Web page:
Published in the latest issue of the CIArb e-solver:
Parties need deals with dignity, where they leave the negotiation with heads high and believing they have worked hard to get the best deal.
Mediation is an assisted negotiation, so negotiation skills are vital for an effective commercial mediator. In fact, one could argue that it should be one of the key competencies for assessing newly-trained mediators.
Not only is it important for the mediator to understand negotiation tactics (and sometimes how to counter them) but it is also a key skill to know when to give information, when to hold it and when to re-frame it. So the mediator can have a huge influence in when a negotiation starts, how it develops and how it ends.
Some mediators head straight for the figures in a commercial mediation. Indeed, some lawyers suggest that all the ‘touchy-feely’ stuff is dispensed with and figures are tabled at the start. (Incidentally, ‘touchy-feely’ is now called ‘emotional intelligence’ which is slightly less insulting to us tactile human beings). In general, I try to put off going to figures until the shape of the deal is known. If a party sees their needs being met in the emerging deal, they are far more likely to pitch figures in the reasonable zone.
Pepperdine University has developed an analysis of negotiation styles and produced a chart which categorises offers in negotiation zones as:
- ‘insult’ – where offers are derisory and calculated to encourage a walk-out
- ‘extreme’ – which is not much better than the insult zone but less likely to cause a walk-out
- ‘credible’ – sending a message that you are going to have to work very hard to get a deal but we are here to do a deal
- ‘reasonable’ – the ZOPA (zone of probable agreement) where the offer encourages co-operative participation in the negotiation. Shared problem, shared solution.
The mediator’s aim must be to get first offers pitched in the reasonable zone, or failing that, at least in the credible zone. Outside that and there are problems!
So I try to delay offers until parties see the deal shaping up, see their needs being met and the chance of their misery ending. Then they are likely to pitch offers in the reasonable zone because they do not want to lose the change of a deal to which they can say ‘yes’.
Of course, some people are poor negotiators. Usually they don’t realise it and often consider that they are really good. Many times I have been tempted to give them my business card and say ‘I run a really good negotiation course … you should be on it!’ There is no doubt in my mind that the best deals arise from parties co-operating, but I accept that it can be counter intuitive to the more natural Western style of negotiation, which is adversarial and based upon a ‘winner’ and a ‘loser’. In my view two of the worst cases of inappropriate negotiation tactics are:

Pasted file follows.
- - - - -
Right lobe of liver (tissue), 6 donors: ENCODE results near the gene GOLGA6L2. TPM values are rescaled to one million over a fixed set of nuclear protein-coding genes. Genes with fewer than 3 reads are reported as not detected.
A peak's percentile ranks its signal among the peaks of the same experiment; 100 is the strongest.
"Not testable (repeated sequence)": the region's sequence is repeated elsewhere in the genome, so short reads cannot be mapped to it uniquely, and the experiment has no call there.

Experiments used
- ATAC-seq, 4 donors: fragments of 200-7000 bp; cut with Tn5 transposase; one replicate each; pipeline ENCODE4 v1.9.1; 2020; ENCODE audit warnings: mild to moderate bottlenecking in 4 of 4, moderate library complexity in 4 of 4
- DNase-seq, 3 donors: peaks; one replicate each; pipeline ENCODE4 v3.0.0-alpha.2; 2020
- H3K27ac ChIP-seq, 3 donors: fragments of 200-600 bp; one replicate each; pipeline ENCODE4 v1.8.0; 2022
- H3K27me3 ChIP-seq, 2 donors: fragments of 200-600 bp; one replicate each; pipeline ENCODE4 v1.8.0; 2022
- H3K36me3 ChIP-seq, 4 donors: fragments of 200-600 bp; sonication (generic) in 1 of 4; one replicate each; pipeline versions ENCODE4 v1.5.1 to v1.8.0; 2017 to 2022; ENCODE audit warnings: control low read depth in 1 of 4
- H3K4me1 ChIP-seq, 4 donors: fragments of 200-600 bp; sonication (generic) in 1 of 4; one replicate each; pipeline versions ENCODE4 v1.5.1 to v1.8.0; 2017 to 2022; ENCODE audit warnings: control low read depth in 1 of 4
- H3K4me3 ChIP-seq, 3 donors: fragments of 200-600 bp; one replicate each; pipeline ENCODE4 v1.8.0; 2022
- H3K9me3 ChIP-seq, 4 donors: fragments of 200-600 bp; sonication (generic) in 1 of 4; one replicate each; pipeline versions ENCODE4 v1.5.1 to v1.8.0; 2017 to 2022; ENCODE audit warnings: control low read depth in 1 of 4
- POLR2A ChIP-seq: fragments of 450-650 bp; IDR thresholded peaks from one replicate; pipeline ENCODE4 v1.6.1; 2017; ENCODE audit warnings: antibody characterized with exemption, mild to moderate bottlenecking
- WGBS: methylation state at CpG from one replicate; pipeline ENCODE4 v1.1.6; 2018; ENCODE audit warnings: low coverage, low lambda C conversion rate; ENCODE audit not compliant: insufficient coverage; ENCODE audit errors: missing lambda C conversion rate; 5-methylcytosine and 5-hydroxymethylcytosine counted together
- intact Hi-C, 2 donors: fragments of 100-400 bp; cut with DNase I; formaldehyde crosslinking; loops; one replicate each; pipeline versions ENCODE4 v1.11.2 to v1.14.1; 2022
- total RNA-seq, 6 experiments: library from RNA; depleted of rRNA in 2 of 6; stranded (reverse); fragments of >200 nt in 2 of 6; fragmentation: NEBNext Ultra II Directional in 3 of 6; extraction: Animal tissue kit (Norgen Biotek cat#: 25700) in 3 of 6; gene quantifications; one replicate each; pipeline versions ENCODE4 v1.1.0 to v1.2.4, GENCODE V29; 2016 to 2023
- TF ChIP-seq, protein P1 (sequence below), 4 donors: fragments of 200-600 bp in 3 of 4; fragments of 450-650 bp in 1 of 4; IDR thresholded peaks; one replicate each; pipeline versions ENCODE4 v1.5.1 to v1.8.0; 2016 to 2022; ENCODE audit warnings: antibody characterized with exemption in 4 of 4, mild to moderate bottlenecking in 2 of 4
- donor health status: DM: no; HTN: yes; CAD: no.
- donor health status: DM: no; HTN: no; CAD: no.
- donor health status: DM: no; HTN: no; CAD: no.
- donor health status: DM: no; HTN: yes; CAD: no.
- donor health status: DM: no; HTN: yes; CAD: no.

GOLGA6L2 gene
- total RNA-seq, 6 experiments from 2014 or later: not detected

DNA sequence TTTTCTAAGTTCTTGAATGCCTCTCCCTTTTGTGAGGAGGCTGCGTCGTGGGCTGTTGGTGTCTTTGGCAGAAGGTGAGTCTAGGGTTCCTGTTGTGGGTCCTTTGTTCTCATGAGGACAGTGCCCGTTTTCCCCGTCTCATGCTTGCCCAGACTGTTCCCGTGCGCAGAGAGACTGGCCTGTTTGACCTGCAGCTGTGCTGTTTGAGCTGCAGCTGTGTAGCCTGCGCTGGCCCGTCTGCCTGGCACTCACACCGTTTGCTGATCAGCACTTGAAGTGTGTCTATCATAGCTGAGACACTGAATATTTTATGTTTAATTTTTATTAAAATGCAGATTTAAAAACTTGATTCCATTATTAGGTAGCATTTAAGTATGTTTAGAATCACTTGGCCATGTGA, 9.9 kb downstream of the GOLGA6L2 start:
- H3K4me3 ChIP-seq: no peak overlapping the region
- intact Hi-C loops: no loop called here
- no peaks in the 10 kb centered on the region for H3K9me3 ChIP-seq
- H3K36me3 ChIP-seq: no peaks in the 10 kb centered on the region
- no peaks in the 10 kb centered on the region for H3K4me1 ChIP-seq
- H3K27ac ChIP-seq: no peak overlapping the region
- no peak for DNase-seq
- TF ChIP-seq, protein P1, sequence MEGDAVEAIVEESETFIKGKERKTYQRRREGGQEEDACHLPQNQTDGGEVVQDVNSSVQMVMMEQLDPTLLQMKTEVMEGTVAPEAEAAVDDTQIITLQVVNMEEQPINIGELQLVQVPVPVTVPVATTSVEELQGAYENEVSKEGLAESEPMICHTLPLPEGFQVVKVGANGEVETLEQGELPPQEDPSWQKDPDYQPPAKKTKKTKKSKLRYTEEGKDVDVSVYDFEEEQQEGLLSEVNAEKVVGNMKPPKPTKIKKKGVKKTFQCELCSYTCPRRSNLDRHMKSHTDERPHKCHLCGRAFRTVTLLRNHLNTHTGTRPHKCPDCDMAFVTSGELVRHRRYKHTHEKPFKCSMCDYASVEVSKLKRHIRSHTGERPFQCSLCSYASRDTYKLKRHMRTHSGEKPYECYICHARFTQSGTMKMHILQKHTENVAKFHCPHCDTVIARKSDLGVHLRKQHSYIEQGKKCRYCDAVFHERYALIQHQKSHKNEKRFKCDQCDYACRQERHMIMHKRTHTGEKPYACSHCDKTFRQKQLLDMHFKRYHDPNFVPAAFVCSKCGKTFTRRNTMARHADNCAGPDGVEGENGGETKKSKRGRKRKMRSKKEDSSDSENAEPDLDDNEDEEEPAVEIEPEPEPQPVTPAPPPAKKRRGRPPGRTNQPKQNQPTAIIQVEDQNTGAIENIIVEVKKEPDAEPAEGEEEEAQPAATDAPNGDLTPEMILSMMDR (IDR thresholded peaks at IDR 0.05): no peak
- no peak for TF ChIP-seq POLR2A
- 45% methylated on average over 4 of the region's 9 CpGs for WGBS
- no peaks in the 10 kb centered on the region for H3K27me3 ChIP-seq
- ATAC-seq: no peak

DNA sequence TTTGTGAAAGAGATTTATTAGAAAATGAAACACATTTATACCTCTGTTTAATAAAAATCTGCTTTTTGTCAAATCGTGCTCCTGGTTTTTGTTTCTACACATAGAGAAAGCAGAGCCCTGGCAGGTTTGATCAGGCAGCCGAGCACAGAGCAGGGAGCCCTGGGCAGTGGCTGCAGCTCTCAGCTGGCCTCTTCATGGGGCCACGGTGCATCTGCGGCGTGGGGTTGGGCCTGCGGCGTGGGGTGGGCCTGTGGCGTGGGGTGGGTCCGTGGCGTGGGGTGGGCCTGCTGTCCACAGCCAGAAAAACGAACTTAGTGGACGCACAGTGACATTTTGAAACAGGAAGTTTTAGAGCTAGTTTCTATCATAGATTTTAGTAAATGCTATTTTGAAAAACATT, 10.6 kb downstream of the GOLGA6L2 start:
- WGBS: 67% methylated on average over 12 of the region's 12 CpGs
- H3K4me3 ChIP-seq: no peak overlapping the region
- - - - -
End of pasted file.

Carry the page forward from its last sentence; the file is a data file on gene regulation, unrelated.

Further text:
- Salami-slicing (or peeling the onion) – offering little and slowly. This is most likely if the mediator goes to the figures too early and is based on the premise that the more extreme you start the better chance there is of getting a ‘win’. Of course the other side are likely to reciprocate, so the negotiations start at the extreme and grindingly head towards the middle. In such cases parties often say, when faced with the reality of having to make a deal in the reasonable zone (which is rarely in the middle) ‘we’ve moved far more than the other side’. My reaction is not to say ‘but you started in a much more inflated position’ (tempting though that may be!). Instead, my reaction is to say ‘it’s not where you start but where you end that is important’.
- First/last offer – where a party tables a figure with the message ‘you know this is reasonable so just accept it and we can all go home’. No matter how reasonable the offer may be, parties will still feel that they have been deprived of a negotiation and that the other side are bullying them into a deal. Parties need deals with dignity, where they leave the negotiation with heads high and believing they have worked hard to get the best deal.
So, in conclusion: establish the parties needs first, shape the deal around them, and then go to the figures (and other detail) when the shape is known.